In the summer 2002 and 2003, the Michigan DOT rebuilt a 13.5-mile section of I-94 in the suburbs of Detroit. To help smooth traffic flow, the DOT deployed a dynamic lane merge (DLM) system. The system was designed to regulate merging movements in transition areas where lane configurations changed from three lanes to two lanes. A series of five DLM trailers equipped with microwave traffic sensors, wireless communications, and "Do Not Pass When Flashing" static signs with flashing beacons were installed upstream from the work zone at 1,500 foot increments. When traffic queues developed on the approach and traffic conditions degraded beyond pre-set threshold limits, the system automatically activated flashers on DLM signs to promote early merging. Once activated, the flashers continued operating for a minimum of five minutes. In addition, a state patrol officer was on site to promote compliance, several static signs showing the message "Do Not Pass" and "Form Two Lanes" were posted on the approach, and a portable dynamic message sign with a large arrow and a "Merge" message was strategically placed in the transition area.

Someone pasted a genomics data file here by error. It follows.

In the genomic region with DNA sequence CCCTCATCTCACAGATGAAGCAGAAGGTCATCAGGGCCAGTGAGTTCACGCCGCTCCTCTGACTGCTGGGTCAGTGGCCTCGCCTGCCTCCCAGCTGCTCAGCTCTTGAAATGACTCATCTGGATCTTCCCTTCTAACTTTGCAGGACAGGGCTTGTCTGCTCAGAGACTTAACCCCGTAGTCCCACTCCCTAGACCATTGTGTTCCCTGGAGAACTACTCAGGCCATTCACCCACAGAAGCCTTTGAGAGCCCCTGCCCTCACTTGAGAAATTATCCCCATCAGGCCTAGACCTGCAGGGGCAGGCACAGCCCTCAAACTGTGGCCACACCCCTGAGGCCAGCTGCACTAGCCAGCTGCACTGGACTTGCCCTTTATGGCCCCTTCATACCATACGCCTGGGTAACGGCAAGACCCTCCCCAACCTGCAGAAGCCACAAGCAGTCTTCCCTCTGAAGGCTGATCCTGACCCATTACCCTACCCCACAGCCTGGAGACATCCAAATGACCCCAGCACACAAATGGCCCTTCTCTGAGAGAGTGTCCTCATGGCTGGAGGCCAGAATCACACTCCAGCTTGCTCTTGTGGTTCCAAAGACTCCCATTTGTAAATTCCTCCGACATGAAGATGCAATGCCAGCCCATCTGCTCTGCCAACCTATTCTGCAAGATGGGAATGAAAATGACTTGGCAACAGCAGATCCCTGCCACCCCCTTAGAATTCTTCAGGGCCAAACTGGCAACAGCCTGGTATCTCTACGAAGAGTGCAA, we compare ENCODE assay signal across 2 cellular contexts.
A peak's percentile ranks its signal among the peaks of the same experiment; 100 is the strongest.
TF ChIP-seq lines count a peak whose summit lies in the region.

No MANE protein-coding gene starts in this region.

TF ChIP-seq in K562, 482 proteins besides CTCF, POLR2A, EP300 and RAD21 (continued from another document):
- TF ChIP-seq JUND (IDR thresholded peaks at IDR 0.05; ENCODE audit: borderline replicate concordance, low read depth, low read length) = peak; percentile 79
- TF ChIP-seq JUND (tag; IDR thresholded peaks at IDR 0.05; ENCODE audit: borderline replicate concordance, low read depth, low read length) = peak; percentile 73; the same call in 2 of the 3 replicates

The DLM system was most effective at peak hour traffic volumes of 3,000 to 3,500 vehicles per hour. The study found that if traffic volumes were consistently below or above these levels the system would have limited effectiveness. With low traffic volumes, merging control would most likely not be needed; and with higher traffic volumes, the resulting queues lengths would be so long that the flashers would operate continuously and the automated system would not be needed.
Probe vehicle runs and traffic data were collected by Michigan DOT and Wayne State University.
A cost-effectiveness analysis found the DLM system was cost effective given that a dollar value estimate of delayed motorist time exceeded $3.33 per hour. The analysis consisted of multiplying the value of motorist time by the travel time saved, adding the related fuel savings, and comparing this value to the actual cost of the system.
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